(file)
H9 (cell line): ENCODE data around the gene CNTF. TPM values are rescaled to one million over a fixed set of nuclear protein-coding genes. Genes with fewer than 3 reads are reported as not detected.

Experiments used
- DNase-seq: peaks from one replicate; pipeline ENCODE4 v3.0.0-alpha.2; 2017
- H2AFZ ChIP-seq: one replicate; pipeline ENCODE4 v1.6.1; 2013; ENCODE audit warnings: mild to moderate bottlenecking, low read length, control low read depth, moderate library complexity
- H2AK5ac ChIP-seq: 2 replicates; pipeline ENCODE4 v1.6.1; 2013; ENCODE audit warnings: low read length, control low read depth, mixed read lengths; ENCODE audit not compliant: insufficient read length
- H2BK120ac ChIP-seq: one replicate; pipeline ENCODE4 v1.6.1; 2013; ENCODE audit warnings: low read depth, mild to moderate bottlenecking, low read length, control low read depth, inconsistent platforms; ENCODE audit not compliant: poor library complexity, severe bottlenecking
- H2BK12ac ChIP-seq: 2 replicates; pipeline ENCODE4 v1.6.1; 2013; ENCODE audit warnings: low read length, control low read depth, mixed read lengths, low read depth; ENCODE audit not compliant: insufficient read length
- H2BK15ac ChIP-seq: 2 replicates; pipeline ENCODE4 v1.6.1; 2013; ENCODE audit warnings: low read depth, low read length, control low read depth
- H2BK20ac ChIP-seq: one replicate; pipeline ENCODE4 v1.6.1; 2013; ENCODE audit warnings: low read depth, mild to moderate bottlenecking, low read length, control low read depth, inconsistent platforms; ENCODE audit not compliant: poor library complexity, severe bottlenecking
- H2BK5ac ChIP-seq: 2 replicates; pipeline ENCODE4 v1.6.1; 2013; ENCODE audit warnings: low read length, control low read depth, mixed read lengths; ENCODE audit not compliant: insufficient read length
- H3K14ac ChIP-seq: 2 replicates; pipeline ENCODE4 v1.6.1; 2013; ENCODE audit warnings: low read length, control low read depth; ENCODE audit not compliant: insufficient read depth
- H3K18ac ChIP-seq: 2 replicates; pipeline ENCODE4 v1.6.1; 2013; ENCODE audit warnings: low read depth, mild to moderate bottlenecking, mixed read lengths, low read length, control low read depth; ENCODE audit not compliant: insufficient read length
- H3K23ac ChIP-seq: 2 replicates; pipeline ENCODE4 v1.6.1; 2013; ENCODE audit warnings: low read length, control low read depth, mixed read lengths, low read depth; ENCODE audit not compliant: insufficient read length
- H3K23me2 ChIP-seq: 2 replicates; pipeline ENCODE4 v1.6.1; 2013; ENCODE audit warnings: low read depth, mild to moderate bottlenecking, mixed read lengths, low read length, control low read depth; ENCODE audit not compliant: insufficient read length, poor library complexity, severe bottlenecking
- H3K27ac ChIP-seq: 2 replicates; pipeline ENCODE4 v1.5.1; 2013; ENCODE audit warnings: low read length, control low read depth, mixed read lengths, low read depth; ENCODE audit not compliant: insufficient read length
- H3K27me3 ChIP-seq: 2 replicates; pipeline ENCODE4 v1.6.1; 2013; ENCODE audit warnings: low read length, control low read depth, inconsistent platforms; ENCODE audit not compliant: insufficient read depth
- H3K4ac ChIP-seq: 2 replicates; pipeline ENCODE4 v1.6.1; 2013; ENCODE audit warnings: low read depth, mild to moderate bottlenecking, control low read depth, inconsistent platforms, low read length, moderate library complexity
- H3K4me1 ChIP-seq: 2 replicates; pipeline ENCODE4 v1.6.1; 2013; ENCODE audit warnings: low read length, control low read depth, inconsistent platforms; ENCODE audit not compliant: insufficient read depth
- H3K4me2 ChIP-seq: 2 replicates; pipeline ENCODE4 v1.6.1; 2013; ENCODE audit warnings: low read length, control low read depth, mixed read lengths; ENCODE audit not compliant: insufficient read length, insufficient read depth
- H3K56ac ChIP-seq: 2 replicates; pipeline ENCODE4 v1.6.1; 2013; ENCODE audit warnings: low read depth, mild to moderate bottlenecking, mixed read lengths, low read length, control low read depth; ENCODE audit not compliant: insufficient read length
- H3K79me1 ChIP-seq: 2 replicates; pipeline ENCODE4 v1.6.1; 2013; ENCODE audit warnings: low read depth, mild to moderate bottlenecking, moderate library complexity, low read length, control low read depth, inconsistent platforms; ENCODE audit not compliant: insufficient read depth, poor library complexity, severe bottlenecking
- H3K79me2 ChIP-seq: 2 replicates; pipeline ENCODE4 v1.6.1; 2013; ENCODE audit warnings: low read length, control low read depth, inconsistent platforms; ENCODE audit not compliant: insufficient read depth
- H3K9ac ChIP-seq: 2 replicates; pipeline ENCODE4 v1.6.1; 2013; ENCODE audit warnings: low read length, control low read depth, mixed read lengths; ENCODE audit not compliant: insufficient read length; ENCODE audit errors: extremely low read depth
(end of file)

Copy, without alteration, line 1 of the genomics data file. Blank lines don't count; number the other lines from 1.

H9 (cell line): ENCODE data around the gene CNTF. TPM values are rescaled to one million over a fixed set of nuclear protein-coding genes. Genes with fewer than 3 reads are reported as not detected.